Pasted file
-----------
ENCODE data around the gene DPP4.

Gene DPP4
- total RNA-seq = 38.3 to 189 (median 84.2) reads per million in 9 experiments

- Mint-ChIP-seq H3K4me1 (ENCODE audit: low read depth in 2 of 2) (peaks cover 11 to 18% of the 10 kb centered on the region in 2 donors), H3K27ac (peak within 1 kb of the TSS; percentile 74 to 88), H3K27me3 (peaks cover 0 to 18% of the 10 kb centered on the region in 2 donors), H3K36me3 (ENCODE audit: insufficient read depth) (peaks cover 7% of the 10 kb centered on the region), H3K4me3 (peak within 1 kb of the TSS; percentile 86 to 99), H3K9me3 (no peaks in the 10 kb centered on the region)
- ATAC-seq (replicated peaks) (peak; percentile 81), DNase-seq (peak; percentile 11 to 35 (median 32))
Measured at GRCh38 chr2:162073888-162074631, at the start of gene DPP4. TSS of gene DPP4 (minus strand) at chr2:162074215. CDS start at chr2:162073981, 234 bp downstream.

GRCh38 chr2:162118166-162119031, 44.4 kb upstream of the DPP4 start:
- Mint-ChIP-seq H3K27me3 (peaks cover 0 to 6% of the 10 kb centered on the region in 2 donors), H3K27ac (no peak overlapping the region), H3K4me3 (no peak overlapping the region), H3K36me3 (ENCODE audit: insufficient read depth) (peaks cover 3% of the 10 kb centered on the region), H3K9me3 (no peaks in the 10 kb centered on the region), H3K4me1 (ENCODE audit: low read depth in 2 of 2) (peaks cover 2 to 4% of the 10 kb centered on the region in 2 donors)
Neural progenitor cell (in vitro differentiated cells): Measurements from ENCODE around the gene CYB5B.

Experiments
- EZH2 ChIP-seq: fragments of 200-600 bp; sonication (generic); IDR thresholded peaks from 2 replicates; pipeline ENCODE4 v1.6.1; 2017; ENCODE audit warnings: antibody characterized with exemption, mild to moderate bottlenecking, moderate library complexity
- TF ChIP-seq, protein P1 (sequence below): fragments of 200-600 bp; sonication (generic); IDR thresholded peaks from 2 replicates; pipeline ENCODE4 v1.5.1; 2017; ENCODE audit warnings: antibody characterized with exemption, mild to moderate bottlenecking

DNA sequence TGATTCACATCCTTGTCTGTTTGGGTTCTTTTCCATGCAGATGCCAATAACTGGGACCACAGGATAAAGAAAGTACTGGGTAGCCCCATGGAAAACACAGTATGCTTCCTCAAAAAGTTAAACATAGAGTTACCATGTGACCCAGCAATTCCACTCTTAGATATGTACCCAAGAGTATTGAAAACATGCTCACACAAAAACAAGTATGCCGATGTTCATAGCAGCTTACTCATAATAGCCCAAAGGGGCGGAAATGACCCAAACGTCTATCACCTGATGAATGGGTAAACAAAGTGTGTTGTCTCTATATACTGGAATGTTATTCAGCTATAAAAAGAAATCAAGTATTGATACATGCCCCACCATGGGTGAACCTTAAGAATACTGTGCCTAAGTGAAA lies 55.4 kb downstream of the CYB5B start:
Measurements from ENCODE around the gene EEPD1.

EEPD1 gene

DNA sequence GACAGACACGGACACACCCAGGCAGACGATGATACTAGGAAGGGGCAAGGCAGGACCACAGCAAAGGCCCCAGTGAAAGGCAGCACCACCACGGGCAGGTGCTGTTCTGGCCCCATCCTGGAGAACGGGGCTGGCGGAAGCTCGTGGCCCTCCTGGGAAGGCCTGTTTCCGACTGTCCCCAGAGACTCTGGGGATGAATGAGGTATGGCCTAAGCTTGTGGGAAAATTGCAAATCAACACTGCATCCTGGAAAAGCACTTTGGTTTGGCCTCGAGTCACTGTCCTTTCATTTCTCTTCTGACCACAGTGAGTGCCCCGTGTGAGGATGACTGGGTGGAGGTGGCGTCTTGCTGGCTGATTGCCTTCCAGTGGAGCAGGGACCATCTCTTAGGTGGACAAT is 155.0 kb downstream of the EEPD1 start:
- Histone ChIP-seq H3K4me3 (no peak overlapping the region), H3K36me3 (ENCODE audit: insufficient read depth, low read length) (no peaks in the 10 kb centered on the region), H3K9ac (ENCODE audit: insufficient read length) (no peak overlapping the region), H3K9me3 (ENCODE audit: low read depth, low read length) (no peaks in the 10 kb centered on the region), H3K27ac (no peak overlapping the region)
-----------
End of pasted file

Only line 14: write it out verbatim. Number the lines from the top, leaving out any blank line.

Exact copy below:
Measurements from ENCODE around the gene EEPD1.